Saturday, August 29, 2009

Restaurant Policies Punish Tipped Employees


Things have been getting busy around the office. With the downturn in the economy, it seems that many restaurant owners and managers are looking for a way to lower costs and bump up profits. Unfortunately, it seems that wait staff and other tipped employees are the first to suffer.

My first thought on this trend is for restaurant management to understand that your most important employees are the ones that have direct contact with your customers. If your front of the house (FOH) staff is unhappy, the image they transmit to the customers is the same and that hurts business.

My second thought on the trend is if you need to cut costs, do not start with staff who are making only $4.23/hr. (the new minimum wage for tipped employees in Florida). After 25 years in the restaurant business I have found that the best way to cut costs is to keep a closer eye on the kitchen. One over-cooked 16oz. NY Strip will set you back $6.50 just for the steak. Put another properly cooked steak on the plate and it cost you $13.00 just in meat to make $15.95.

Although the state of Florida does not have very strong laws to protect hospitality workers, the Federal government does. There are very strict laws as to who may participate in tip pools and the proper rate which needs to be paid for overtime.

The Law Office of Lowell J. Kuvin specializes in protecting hospitality workers rights throughout the entire state. Some of the recent cases we are working on include:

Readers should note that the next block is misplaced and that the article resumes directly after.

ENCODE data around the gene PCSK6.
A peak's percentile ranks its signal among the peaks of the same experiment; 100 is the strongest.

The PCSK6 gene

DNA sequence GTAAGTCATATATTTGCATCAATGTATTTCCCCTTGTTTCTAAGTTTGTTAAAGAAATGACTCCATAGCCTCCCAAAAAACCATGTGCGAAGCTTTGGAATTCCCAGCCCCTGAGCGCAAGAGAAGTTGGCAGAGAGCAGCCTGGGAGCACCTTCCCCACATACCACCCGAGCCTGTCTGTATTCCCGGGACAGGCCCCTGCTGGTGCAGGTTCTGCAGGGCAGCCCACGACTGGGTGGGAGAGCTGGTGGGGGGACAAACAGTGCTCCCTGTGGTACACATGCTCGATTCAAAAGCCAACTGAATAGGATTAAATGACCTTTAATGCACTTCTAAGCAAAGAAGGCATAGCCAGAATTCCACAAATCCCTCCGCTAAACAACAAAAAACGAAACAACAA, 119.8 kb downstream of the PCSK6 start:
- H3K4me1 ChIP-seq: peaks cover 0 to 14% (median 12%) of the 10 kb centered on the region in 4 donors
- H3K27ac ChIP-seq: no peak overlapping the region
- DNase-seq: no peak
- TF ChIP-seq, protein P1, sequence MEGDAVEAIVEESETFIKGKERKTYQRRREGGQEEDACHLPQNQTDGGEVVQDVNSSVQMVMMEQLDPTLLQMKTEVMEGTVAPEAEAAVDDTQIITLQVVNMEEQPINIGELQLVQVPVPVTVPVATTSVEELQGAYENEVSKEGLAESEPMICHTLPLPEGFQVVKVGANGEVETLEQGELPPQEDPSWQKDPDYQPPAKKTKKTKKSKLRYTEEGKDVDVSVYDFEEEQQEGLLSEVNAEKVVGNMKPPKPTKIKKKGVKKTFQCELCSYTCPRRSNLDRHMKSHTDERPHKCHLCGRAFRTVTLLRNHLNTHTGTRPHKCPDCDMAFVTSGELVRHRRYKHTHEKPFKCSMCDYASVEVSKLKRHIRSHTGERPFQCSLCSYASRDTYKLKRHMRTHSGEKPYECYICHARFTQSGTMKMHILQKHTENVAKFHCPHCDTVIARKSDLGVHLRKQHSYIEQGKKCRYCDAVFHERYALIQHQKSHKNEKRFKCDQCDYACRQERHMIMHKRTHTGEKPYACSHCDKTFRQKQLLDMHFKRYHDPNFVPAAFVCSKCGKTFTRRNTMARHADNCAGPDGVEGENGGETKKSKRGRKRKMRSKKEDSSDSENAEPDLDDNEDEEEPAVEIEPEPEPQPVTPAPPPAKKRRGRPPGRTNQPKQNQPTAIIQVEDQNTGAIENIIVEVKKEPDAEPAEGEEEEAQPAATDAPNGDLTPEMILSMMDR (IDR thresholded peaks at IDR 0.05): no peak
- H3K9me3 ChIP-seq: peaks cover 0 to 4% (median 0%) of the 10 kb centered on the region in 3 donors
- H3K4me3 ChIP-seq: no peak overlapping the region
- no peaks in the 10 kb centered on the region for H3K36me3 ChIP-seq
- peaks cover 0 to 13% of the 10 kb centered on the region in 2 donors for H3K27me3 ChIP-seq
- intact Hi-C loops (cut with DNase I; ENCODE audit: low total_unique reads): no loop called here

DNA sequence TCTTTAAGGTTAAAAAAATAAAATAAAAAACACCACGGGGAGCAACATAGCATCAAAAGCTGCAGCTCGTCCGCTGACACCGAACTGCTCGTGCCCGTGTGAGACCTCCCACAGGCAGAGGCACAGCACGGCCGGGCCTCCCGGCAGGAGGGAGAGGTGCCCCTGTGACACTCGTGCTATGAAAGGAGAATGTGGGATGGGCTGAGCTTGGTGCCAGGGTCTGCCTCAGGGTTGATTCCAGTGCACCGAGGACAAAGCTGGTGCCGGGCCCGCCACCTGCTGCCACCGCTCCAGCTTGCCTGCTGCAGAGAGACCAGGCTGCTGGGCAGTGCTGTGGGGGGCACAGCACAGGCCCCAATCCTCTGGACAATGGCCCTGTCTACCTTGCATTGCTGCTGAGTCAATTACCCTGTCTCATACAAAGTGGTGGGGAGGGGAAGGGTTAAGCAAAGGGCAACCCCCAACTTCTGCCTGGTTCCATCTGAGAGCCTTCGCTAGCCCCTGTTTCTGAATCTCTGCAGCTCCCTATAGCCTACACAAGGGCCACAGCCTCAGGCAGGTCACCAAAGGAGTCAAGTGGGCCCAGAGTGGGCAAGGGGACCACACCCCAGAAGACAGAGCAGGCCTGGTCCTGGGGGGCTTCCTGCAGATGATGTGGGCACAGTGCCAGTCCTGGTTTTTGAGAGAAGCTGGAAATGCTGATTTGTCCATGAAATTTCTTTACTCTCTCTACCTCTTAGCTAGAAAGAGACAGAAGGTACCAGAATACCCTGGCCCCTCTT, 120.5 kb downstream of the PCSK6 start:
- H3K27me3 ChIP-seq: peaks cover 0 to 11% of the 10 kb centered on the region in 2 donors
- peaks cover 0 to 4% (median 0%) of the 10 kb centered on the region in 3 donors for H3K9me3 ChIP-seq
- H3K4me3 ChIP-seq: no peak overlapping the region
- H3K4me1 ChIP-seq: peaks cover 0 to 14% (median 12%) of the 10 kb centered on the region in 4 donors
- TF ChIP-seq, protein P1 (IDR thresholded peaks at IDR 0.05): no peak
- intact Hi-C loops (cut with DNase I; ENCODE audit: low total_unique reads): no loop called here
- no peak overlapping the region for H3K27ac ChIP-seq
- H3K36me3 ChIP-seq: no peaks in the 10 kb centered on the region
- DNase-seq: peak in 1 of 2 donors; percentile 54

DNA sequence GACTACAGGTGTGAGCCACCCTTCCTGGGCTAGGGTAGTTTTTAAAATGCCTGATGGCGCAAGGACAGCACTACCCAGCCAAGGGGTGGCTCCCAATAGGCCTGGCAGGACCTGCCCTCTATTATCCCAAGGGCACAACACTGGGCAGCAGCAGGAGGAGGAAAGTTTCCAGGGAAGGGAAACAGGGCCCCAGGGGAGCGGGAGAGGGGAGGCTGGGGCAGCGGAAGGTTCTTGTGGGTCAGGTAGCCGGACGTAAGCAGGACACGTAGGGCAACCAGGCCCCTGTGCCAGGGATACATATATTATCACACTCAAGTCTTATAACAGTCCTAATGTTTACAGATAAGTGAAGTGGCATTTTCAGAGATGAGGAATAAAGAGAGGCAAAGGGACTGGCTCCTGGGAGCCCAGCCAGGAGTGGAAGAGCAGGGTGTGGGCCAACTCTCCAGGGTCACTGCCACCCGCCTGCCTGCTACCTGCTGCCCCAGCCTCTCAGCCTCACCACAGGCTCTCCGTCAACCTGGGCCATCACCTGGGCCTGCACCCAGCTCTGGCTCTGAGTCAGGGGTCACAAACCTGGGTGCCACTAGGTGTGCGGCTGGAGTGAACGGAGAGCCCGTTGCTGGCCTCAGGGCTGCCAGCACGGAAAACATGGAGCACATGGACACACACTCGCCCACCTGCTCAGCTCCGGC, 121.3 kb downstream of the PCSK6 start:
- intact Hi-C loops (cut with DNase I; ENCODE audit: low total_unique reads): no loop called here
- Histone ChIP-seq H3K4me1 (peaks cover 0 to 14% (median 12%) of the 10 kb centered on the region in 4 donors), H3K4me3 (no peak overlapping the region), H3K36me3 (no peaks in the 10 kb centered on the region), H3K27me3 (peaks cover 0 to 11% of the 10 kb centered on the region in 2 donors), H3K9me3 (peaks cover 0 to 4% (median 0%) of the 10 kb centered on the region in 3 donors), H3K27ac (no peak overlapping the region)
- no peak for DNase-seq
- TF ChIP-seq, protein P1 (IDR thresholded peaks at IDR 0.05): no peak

• Servers working at a restaurant were not paid any hourly wages and were required to contribute each week to the money paid to the restaurant cleaning crew.

• Servers at a country club were required to pool their tips in which the salaried management received a large portion.


• Servers at a restaurant were not allowed to clock in until they were sat their first table. They were required to be at the restaurant 1 hour prior to opening and were not paid for doing their set up side work. Additionally, two of the servers claim they were sexually harassed by the kitchen staff and management. When they complained to management they were told to toughen up. SETTLED

If you think the restaurant you work at is breaking the law, please contact our office for free to discuss the issues.

Law Office of Lowell J. Kuvin
22 NE 1st Street Suite 201
Miami Florida 33132

Tel: 305.358.6800
Fax: 305.358.6808
Toll: 888.KUVINLAW (588.4652)
lowell@kuvinlaw.com

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